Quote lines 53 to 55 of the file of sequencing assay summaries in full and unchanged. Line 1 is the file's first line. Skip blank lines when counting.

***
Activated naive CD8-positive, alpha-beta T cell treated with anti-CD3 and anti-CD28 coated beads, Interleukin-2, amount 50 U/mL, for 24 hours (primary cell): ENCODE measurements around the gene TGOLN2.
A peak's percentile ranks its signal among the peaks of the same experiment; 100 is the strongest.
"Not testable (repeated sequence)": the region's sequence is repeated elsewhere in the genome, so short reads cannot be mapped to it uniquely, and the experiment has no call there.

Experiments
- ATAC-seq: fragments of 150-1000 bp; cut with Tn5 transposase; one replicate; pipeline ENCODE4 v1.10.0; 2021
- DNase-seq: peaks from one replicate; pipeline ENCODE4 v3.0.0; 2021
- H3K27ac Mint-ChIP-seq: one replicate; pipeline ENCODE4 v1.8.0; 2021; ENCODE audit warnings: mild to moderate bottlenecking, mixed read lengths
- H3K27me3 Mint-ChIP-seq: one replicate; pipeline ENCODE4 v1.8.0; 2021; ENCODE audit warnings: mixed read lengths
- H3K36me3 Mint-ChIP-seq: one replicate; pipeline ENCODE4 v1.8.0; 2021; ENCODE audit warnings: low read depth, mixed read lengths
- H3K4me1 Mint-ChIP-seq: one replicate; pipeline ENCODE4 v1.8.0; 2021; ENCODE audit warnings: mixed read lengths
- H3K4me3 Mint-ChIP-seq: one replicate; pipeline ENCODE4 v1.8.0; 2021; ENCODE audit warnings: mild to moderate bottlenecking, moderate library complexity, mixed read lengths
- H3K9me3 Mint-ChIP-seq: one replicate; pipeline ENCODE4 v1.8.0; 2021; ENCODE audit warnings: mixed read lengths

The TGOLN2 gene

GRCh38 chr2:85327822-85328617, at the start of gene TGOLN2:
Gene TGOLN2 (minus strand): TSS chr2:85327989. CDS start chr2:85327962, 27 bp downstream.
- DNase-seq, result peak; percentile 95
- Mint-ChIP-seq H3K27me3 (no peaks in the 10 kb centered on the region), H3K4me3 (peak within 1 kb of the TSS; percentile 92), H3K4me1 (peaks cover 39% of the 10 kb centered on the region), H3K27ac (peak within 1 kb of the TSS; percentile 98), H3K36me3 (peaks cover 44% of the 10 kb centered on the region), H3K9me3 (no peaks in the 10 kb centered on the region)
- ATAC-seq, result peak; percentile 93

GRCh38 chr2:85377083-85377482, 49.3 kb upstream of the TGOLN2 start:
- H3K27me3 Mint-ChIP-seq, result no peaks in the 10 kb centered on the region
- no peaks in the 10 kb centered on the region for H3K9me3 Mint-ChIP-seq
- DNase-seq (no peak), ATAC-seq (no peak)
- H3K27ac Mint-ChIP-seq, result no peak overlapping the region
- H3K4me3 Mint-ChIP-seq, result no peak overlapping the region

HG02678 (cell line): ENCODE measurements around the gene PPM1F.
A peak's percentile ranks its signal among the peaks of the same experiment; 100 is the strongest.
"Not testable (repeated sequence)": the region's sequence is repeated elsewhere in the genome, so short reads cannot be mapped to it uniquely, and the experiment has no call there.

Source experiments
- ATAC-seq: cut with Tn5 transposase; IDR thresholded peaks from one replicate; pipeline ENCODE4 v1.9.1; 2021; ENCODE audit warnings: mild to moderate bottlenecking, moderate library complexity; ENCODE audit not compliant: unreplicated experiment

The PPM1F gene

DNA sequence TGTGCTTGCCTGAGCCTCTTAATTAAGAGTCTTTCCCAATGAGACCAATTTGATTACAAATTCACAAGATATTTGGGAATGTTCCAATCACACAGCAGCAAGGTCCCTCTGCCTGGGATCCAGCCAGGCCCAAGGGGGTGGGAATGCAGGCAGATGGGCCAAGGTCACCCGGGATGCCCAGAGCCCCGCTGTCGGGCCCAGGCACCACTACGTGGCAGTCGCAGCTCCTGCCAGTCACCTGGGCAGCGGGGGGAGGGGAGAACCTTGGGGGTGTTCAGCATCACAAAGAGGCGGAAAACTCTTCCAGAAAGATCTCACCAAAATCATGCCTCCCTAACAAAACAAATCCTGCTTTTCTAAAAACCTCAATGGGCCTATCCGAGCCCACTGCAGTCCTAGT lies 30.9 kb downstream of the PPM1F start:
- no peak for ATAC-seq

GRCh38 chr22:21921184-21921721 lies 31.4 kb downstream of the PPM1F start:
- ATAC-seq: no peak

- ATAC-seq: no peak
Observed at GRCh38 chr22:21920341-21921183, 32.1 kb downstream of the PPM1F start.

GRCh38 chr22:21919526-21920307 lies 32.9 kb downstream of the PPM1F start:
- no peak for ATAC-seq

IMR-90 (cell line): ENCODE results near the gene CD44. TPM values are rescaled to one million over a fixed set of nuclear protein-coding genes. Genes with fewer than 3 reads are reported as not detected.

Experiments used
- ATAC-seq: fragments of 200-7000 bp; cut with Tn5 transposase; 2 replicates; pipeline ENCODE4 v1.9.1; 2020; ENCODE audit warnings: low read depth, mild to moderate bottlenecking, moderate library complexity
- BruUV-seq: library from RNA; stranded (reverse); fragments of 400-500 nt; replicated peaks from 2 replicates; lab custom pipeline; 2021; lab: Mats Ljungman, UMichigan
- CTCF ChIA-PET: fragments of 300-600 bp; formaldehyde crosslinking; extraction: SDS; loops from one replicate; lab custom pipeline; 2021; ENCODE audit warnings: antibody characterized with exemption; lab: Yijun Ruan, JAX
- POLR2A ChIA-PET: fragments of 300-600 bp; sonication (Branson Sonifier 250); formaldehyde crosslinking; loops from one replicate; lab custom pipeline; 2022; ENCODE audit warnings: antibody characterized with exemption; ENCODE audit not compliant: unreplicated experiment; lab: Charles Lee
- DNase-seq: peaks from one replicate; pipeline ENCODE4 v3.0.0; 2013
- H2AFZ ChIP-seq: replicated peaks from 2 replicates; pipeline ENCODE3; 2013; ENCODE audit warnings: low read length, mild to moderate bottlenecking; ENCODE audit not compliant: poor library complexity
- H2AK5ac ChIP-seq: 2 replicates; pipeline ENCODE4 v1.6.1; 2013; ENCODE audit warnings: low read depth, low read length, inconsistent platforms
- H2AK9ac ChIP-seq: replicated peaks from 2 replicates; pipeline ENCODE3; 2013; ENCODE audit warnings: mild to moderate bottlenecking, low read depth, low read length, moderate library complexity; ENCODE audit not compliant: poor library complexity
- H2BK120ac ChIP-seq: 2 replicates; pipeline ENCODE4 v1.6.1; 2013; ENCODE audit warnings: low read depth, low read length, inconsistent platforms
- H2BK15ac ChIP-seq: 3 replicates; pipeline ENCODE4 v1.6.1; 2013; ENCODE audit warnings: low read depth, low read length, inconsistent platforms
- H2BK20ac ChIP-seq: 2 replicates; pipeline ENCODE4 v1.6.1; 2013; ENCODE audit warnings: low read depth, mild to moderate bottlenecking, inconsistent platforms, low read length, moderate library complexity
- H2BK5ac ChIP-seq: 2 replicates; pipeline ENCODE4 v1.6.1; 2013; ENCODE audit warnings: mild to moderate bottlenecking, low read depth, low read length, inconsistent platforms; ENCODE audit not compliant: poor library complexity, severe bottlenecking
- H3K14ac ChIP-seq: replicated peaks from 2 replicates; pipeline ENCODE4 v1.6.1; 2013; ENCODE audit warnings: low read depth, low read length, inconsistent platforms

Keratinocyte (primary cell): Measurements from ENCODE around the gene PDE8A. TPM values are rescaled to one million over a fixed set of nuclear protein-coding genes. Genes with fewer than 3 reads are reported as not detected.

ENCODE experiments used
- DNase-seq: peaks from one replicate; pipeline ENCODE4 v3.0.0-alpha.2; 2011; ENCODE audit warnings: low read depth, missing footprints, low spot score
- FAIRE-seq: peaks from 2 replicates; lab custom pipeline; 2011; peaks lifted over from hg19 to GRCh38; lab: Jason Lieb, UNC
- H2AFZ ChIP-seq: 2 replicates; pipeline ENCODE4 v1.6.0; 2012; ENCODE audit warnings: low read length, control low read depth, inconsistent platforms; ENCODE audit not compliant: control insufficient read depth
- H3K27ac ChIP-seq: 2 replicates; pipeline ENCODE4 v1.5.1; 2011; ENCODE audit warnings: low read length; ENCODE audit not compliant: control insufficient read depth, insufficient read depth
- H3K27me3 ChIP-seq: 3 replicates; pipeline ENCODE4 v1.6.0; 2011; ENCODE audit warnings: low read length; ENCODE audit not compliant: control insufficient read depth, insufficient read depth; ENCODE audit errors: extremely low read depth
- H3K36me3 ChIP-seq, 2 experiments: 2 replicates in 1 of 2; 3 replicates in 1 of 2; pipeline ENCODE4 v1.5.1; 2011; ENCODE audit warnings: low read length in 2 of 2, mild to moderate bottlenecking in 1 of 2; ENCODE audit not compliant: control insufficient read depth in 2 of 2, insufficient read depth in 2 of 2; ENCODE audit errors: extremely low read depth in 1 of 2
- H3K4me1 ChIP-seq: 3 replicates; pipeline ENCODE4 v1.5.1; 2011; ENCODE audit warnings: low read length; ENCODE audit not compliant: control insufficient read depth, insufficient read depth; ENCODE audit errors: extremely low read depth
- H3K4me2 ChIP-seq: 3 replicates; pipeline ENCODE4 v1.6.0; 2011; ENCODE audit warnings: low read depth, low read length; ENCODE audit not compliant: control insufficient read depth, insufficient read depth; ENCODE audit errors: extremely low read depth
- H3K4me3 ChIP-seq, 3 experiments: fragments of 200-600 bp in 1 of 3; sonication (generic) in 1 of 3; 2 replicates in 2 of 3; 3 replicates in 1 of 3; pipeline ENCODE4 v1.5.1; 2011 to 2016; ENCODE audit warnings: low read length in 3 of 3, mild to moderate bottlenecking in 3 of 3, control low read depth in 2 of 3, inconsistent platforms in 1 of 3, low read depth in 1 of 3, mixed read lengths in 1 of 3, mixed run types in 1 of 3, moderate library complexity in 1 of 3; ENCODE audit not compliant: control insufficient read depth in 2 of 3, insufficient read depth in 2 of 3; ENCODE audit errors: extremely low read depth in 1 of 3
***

- H3K14ac ChIP-seq: replicated peaks from 2 replicates; pipeline ENCODE4 v1.6.1; 2013; ENCODE audit warnings: low read depth, low read length, inconsistent platforms

Keratinocyte (primary cell): Measurements from ENCODE around the gene PDE8A. TPM values are rescaled to one million over a fixed set of nuclear protein-coding genes. Genes with fewer than 3 reads are reported as not detected.

ENCODE experiments used